This is a good post by John Wiley Spiers about why he thinks intellectual property rights (IPR) are not needed for business to succeed.
At 22 in 1977 I de-trained at Lo Wu to walk, as required, from Hong Kong territory into Red China to alight a Communist train for business in Canton. From day into night, from Hong Kong to Maoist China. How could cousins, on each side of the border, end up as those with no resources (Hong Kong side) wealthier than their colonial masters, but the communist side with limitless resources, were dirt poor? It took a while to find out, but it was merely ideas, and the most advance explication of the ideas was the Austrian school. Thirty years later I was in Auburn for the week long “university,” hearing what any Cantonese businessman would tell you was just so. It is not lawlessness that explains Chinese uninterest in “intellectual property rights,” it is common sense.
We all know in natural law property rights form when labor is mixed with material, whether land or tools, each according to his abilities. Private property may yield an artichoke or a lawnmower for sale. But a product is the result of ideas mixed with ideas: my own predilections, customers’ ideas and designers’ input. Material, whether land or tools, are limited to one person at a time, given physical limitations. Ideas, like candle light, can be used at once by all within sight, and are endlessly replicable at no cost to the source. In a neat trick, IPR mocks natural law, but is grounded in positive law. Free candle light defies monopoly, hence the pretense of “rights” must be backed up with violence.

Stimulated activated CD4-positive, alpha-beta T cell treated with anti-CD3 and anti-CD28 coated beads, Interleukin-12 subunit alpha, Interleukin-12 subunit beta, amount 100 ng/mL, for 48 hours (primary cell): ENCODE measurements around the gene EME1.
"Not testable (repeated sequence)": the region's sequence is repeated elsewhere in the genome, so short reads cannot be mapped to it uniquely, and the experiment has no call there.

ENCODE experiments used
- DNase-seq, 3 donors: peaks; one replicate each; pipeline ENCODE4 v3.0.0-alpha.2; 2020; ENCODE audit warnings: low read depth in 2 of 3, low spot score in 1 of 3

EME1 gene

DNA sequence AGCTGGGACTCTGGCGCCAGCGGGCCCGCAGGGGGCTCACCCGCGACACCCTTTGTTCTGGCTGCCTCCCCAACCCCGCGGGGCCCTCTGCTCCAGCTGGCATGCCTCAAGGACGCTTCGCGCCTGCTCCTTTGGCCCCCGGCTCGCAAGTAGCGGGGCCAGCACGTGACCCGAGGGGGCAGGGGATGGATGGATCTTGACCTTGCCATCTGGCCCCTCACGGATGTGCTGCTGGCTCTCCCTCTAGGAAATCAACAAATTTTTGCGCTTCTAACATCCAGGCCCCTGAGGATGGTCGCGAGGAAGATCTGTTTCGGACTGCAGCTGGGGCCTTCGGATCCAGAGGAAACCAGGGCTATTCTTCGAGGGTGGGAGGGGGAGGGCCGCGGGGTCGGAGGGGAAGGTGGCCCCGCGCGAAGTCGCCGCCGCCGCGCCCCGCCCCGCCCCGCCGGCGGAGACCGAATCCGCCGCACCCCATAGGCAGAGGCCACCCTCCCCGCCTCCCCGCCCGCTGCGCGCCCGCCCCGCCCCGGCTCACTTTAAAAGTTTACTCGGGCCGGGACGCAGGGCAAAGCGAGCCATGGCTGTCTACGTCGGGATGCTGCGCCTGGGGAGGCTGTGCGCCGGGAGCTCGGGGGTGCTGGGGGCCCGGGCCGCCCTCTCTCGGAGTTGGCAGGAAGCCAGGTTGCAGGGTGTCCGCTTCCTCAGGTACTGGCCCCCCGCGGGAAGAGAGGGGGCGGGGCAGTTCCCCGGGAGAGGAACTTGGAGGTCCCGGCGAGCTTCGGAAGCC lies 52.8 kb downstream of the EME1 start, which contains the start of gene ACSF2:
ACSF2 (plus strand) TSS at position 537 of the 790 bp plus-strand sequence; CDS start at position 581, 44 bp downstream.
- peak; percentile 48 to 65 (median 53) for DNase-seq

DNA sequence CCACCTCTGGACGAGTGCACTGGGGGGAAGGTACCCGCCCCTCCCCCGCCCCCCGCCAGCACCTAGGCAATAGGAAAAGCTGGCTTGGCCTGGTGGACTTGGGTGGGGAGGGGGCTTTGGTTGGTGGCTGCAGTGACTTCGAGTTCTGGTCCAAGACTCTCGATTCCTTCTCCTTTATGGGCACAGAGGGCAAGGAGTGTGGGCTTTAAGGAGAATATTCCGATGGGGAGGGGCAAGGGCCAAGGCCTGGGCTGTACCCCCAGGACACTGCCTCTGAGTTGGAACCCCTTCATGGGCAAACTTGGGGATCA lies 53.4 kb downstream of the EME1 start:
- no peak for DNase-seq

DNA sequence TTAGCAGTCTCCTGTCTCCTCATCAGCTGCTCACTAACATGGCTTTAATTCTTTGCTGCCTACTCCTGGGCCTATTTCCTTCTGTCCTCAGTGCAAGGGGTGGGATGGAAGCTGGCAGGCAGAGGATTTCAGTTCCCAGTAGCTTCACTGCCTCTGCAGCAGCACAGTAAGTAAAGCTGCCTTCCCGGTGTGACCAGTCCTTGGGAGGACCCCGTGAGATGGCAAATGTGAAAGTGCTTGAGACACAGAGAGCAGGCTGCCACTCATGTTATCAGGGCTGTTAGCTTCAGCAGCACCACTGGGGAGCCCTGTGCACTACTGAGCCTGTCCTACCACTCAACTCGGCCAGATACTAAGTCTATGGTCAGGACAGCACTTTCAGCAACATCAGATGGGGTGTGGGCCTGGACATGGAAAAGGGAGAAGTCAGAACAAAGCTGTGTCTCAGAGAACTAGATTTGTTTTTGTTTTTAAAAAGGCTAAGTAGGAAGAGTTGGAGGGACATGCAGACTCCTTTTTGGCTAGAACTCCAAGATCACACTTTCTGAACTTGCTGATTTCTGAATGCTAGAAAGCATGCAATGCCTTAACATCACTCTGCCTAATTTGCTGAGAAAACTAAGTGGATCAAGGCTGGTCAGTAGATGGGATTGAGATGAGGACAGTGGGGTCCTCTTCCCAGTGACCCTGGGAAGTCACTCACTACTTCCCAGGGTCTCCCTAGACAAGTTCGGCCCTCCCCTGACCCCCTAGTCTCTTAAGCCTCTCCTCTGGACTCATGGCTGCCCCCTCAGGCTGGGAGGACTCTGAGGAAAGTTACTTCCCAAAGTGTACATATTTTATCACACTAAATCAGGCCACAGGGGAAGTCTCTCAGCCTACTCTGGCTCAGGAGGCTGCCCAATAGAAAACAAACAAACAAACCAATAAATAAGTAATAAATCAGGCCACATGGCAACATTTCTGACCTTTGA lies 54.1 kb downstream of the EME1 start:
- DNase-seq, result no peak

How does a free market work? A premise is small businesses are innovators and large businesses are conservators (following Drucker); small introduces innovation, subsequent iterations routinize and commoditize, and eventually conservators (big biz) “steal” the idea, apply the economies of scale (manufacturing, logistics, finance) to the item, and make material goods and services available to the widest possible demographics. Innovators bring out (relatively) few, poor, expensive, and slow… but desirable by enough people to launch a going concern… conservators apply economies’ of scale and make the innovators’ product more better cheaper faster. The free market at once introduces what is needed and then conservator gets the price down to where everyone has access to material goods and services, a symbiotic relationship between the innovator and conservator. See the cell phone, 1980-2010.
In the measure a market is deregulated, the relative freedom produces the benefit. Recall Jimmy Carter deregulating telephony, beer, transportation and normalizing trade with China.
This process generates division of labor, a real source of well being (following Dr. North, contra arch-anarchist Prince Kropotkin.)
In practice those who thrive in small business have not the slightest interest in IPR. If someone “knocks off” my design, necessarily they are using 2nd rate factories, selling to 2nd rate customers… literally none of my business. My first rate customers are not interested in 2nd rate product. I find 2nd rate customers not worth serving. IPR solves a problem that does not exist, in relation to shoddy knock-offs.